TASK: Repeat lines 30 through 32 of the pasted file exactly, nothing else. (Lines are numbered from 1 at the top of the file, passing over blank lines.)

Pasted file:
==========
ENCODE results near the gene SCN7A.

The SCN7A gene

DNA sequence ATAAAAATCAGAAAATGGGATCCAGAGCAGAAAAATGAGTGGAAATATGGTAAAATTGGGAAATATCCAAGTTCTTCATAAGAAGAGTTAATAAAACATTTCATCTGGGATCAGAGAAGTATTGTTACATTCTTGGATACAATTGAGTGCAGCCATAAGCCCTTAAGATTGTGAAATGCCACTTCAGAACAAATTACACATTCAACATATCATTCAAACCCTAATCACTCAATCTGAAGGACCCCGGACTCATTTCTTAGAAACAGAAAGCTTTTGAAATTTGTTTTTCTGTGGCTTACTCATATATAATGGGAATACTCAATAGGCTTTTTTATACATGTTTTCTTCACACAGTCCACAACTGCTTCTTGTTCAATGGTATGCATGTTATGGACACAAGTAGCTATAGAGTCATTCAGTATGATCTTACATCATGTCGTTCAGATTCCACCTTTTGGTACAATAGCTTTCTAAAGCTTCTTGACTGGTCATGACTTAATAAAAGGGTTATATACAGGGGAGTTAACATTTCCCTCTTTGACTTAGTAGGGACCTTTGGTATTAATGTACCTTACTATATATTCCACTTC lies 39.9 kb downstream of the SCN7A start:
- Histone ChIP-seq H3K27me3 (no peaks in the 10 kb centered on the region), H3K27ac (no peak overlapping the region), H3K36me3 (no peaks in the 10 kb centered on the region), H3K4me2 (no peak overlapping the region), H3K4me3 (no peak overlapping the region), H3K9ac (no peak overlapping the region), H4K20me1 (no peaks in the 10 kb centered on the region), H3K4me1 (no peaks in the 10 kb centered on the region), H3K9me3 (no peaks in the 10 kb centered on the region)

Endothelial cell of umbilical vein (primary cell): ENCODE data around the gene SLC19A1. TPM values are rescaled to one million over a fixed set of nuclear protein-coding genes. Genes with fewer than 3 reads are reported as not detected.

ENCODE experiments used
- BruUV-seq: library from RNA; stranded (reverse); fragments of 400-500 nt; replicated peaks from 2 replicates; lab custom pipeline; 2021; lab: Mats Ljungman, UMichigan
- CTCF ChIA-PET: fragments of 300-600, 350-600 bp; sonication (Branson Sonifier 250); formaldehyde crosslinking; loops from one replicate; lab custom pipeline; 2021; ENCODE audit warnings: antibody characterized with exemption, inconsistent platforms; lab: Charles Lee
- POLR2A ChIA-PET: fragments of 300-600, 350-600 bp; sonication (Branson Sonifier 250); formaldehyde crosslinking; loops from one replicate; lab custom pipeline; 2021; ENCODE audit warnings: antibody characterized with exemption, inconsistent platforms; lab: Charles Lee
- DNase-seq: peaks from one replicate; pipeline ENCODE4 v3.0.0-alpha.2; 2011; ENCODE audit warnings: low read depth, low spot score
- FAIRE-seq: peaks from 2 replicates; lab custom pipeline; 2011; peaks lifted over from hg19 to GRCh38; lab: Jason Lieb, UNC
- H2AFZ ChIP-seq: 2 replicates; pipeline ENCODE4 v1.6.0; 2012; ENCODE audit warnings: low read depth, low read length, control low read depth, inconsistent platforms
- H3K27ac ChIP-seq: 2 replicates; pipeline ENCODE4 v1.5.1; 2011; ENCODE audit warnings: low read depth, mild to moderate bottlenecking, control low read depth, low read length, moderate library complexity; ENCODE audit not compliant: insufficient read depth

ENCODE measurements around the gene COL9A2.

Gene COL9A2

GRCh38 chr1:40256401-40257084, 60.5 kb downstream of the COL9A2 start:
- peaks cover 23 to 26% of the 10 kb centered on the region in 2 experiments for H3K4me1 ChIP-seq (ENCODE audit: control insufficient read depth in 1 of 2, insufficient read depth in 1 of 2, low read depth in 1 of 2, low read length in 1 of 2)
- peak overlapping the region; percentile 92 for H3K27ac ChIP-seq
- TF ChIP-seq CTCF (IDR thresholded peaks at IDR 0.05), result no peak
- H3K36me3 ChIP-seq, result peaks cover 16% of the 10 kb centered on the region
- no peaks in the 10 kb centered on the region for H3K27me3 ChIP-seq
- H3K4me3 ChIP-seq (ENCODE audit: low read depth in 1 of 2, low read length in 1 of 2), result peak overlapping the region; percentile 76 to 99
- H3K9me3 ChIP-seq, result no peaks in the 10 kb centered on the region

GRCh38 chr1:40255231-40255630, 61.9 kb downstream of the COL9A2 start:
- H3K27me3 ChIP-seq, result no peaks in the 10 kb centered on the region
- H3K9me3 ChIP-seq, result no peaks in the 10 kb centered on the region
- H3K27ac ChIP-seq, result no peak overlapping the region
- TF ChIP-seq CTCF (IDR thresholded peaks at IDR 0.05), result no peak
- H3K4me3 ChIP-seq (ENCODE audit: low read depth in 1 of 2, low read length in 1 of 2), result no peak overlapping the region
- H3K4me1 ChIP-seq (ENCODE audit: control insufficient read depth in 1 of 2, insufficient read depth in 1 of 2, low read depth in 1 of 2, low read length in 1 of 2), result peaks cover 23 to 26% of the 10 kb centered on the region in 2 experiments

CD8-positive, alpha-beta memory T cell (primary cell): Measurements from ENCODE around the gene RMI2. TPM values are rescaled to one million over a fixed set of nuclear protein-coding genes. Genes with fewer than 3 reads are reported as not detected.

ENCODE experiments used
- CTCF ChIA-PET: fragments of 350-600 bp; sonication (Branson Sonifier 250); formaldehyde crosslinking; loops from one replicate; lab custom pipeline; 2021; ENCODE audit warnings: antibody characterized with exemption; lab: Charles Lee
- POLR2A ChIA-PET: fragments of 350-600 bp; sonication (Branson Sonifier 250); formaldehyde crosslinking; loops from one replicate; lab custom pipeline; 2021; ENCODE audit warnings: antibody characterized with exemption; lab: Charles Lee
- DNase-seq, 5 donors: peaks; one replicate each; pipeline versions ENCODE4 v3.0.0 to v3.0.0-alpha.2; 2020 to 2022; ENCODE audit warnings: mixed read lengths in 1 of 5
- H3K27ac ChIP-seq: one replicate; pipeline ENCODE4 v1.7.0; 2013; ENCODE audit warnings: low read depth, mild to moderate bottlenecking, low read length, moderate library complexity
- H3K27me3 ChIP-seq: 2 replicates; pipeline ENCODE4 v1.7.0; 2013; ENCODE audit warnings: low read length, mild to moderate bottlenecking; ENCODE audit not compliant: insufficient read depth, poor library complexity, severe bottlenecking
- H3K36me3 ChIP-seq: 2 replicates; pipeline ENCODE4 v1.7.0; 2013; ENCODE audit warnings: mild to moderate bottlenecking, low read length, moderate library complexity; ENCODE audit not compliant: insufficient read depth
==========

- H3K4me1 ChIP-seq (ENCODE audit: control insufficient read depth in 1 of 2, insufficient read depth in 1 of 2, low read depth in 1 of 2, low read length in 1 of 2), result peaks cover 23 to 26% of the 10 kb centered on the region in 2 experiments

CD8-positive, alpha-beta memory T cell (primary cell): Measurements from ENCODE around the gene RMI2. TPM values are rescaled to one million over a fixed set of nuclear protein-coding genes. Genes with fewer than 3 reads are reported as not detected.

ENCODE experiments used